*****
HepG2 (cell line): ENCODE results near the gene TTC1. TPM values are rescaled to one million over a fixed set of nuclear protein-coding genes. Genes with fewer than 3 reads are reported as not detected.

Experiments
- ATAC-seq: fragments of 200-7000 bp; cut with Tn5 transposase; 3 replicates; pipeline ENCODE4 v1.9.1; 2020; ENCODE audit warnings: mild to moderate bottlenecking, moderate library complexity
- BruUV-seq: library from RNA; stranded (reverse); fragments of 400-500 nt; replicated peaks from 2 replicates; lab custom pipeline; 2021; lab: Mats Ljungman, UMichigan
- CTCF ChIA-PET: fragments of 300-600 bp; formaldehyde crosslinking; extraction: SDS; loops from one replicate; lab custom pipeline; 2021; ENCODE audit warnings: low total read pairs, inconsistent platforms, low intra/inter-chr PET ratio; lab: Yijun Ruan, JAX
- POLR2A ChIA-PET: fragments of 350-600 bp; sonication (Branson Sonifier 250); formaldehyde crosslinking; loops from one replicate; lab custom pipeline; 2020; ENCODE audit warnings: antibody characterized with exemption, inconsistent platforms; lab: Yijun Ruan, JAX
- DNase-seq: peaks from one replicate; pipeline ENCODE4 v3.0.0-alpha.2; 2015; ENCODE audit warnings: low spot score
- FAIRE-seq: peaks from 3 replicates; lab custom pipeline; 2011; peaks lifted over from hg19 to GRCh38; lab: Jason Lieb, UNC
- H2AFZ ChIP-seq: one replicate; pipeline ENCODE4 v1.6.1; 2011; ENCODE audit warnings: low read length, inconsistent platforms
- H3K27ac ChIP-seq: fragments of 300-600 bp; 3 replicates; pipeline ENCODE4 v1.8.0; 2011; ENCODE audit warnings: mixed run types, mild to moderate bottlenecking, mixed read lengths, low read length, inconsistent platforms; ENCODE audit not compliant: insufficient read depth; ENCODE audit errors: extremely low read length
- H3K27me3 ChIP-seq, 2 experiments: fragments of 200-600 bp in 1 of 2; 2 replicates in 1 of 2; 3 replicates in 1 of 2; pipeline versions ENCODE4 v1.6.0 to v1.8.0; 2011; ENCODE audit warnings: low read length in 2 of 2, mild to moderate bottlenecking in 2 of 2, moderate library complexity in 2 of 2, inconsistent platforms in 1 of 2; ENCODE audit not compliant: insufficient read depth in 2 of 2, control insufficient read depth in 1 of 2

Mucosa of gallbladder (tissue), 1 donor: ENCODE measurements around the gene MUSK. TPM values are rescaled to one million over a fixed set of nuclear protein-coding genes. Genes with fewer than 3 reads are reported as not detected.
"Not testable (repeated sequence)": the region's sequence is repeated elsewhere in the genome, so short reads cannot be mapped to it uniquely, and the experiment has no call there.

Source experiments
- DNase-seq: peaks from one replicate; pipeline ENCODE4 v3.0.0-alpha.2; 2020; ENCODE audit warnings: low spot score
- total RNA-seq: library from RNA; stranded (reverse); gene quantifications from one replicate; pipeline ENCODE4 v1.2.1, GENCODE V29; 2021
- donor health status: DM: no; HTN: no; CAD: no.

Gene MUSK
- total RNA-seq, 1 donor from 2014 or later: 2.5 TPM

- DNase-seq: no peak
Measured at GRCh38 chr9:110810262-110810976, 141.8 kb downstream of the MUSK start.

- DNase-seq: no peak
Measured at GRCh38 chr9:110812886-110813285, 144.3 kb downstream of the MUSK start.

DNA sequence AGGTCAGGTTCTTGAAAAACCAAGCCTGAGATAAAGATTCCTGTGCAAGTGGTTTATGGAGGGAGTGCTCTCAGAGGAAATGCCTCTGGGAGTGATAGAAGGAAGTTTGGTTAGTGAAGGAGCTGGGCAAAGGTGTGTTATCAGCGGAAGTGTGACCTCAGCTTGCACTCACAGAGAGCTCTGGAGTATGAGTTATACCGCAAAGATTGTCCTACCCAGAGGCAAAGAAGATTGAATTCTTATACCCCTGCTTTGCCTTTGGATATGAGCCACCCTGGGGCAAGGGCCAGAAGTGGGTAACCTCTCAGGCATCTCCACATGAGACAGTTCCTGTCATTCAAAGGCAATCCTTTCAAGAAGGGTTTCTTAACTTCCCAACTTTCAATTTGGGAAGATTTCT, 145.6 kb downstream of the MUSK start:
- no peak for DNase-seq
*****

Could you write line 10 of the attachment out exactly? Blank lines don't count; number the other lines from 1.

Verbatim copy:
- H3K27ac ChIP-seq: fragments of 300-600 bp; 3 replicates; pipeline ENCODE4 v1.8.0; 2011; ENCODE audit warnings: mixed run types, mild to moderate bottlenecking, mixed read lengths, low read length, inconsistent platforms; ENCODE audit not compliant: insufficient read depth; ENCODE audit errors: extremely low read length